- The spreads between valuations of value stocks and growth stocks expanded in all regions and sectors (with the exception of the energy sector) during the period of underperformance, reaching extreme levels similar to the peaks reached during the tech bubble in 2000.
- As was the case during the tech bubble, the most recent drawdown in performance of value strategies is mainly attributed to glamour stocks getting more expensive, not value stocks getting cheaper.
- The performance of value stocks has been significantly better in periods of value spread compression and weaker in periods of value spread expansion. The same is true for small-capitalisation stocks but is even more pronounced.
- Sector neutral and beta neutral value strategies produced superior performance.
- The performance of other robust factor styles — in particular, quality and low volatility — is not sensitive to changes in value spreads.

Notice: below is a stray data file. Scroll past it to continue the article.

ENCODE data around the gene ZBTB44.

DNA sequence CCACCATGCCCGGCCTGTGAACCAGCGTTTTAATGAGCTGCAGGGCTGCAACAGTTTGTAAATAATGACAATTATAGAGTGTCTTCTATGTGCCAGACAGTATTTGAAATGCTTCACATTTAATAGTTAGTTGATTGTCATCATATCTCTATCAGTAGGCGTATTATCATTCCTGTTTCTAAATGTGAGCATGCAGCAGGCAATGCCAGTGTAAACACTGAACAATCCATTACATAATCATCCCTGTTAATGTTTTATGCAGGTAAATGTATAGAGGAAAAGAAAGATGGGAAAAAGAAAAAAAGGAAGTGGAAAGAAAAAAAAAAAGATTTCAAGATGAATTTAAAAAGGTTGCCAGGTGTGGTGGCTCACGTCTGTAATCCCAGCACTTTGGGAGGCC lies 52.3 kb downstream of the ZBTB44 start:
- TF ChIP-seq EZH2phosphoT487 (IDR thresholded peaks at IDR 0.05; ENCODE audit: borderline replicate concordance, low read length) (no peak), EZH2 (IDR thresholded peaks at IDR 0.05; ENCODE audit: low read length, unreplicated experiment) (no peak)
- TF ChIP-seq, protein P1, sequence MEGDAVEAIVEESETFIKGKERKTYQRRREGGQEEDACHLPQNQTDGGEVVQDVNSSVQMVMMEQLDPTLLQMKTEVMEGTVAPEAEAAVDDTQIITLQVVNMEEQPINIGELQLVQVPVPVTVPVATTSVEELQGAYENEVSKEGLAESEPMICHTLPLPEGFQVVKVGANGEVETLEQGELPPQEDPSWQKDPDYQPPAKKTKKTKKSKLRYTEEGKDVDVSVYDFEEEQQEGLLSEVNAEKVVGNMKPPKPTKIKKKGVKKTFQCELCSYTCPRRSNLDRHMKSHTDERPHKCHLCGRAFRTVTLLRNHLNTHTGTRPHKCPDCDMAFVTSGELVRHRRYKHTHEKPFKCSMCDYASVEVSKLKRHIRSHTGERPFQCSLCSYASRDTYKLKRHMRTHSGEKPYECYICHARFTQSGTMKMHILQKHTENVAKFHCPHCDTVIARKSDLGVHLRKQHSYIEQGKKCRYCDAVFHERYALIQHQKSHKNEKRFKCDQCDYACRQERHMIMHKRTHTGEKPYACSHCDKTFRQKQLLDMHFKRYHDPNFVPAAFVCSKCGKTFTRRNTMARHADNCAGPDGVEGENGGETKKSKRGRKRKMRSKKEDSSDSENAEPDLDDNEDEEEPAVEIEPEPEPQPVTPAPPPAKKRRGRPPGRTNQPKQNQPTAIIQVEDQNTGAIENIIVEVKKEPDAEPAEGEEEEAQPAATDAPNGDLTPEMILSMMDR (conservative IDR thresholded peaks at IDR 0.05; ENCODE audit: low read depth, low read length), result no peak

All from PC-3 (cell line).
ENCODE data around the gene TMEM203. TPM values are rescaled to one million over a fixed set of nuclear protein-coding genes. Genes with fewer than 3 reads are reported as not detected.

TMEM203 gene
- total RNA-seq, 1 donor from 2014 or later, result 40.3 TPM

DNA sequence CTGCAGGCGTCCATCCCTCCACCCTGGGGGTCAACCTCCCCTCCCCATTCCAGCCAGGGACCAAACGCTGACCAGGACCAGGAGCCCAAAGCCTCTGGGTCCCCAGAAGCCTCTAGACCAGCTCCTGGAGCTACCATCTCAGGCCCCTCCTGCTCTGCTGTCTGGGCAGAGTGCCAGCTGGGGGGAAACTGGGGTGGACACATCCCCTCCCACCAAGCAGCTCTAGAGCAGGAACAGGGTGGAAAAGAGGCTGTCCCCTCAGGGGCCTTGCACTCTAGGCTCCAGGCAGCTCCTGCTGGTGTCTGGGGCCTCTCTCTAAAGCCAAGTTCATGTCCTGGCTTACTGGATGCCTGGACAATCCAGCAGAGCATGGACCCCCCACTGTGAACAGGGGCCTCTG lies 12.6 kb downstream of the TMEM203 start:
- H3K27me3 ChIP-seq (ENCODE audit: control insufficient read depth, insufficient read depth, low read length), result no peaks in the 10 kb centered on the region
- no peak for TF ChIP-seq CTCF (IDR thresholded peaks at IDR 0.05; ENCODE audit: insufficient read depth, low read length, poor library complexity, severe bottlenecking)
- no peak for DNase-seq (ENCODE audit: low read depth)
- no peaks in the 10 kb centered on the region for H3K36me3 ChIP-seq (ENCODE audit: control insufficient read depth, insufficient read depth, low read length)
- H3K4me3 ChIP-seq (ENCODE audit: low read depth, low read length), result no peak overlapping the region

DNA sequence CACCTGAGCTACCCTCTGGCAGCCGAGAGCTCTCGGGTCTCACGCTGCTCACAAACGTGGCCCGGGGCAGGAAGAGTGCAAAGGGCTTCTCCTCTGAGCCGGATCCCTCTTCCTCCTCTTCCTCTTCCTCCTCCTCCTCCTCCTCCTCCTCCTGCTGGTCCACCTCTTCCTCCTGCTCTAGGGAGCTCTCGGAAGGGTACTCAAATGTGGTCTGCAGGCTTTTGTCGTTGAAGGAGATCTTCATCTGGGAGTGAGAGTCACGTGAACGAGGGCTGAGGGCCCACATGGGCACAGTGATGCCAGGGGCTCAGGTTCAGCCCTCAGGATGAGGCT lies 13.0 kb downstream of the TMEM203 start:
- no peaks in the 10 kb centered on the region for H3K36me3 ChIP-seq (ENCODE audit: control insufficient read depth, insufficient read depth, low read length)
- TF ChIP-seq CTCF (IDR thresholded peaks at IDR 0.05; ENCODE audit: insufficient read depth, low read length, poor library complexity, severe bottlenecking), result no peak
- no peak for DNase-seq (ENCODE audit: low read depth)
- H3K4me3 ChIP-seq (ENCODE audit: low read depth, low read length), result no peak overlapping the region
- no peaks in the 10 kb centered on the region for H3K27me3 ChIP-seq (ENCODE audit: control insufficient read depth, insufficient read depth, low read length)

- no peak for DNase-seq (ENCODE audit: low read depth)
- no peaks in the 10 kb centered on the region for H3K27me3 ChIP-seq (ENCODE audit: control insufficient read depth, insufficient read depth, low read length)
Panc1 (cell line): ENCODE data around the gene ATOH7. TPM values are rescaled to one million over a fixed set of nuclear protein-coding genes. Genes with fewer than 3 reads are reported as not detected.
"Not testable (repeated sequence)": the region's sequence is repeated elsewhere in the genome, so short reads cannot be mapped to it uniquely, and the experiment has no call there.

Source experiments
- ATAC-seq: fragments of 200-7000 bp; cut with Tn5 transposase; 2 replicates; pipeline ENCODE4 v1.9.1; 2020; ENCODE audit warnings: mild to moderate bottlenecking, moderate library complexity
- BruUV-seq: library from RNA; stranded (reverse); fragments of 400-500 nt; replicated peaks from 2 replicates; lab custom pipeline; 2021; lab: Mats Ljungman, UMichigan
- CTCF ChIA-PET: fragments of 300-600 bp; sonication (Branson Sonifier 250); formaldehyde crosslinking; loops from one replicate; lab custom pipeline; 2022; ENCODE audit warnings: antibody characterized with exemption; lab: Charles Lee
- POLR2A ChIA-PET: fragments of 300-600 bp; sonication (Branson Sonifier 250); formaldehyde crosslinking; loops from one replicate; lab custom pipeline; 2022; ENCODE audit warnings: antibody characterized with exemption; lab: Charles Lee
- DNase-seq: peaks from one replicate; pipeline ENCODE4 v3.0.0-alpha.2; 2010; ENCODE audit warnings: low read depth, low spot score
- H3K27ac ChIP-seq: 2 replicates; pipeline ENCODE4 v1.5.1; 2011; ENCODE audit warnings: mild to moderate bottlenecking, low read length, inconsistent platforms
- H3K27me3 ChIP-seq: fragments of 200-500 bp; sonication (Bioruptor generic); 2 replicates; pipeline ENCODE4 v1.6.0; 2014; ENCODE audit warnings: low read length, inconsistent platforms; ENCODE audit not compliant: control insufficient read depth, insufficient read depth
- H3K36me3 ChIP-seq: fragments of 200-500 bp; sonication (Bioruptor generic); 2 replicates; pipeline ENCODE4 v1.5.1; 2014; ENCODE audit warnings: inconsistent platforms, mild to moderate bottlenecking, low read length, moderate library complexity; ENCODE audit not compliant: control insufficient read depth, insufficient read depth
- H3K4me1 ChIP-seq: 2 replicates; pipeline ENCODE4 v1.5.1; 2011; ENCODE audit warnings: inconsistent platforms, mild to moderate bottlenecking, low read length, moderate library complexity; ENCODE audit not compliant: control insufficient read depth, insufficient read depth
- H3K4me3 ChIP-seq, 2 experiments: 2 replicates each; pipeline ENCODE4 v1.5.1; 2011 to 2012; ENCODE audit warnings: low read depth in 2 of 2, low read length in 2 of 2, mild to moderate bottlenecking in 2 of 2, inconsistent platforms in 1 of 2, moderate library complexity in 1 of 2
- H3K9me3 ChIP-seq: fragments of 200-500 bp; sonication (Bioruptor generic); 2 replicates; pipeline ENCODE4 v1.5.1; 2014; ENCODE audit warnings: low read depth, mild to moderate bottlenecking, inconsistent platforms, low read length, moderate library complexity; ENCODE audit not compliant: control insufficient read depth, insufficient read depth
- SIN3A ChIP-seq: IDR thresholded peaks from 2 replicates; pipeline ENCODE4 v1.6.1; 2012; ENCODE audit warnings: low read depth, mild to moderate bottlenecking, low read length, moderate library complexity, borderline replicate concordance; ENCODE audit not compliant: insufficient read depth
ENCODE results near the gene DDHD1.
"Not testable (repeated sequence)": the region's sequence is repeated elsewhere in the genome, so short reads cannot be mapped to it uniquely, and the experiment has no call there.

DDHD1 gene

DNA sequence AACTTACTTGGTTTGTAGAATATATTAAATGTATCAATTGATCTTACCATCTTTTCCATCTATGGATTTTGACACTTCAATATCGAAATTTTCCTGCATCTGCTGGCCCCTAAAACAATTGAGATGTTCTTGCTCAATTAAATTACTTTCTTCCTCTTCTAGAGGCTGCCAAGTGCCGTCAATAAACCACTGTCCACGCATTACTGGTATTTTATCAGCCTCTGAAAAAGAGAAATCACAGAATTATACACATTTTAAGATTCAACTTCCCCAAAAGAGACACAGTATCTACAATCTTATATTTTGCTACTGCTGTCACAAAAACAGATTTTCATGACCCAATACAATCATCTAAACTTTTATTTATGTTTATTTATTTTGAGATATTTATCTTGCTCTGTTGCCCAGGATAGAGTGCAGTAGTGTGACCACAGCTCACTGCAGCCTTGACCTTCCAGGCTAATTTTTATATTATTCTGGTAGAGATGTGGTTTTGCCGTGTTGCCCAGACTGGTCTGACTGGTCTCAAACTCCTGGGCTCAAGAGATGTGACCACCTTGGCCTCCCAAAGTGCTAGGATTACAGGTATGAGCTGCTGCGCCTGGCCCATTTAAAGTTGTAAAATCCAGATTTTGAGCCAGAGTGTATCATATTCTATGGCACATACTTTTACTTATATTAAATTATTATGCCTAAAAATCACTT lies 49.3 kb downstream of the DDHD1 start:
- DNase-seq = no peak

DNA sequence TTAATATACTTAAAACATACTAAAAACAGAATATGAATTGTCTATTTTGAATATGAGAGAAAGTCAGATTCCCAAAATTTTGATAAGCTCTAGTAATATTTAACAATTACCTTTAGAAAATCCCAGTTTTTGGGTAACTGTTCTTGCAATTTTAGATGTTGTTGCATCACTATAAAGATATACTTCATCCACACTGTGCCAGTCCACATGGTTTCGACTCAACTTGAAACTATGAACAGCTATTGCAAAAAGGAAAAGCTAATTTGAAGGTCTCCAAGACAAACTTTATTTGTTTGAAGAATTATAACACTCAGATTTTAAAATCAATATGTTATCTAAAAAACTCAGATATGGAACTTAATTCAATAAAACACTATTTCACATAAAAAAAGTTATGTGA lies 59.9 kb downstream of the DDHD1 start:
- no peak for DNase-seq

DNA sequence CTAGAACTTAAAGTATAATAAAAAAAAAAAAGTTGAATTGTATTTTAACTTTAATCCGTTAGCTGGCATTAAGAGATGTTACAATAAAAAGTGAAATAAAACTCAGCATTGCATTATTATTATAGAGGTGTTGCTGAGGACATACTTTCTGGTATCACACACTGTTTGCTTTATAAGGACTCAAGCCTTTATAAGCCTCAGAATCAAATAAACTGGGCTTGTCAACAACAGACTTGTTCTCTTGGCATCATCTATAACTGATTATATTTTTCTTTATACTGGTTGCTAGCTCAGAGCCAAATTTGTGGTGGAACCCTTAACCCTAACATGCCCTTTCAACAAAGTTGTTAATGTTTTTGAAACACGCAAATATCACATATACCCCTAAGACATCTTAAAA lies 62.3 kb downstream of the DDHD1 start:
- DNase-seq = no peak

- Picking the best single raw factor with a perfect foresight timing strategy based on the value spread would have barely outperformed a diversified multifactor composite raw aggregation of factor styles relying on an equal risk-contribution weighting scheme, gross of transaction costs.
- Since 2003 changes in value spreads have been highly correlated with changes in differences between analysts’ earnings growth forecasts for value and growth stocks. There have been three episodes with a major widening of the expected earnings growth differences, which seem to relate to the economic recessions of 2001-2002, 2007-2008 and 2020. Changes in growth differences peaked in June 2020 and have been slowing since. In addition, each episode of expansion of growth forecast differences was followed by periods of compression in the valuation spread.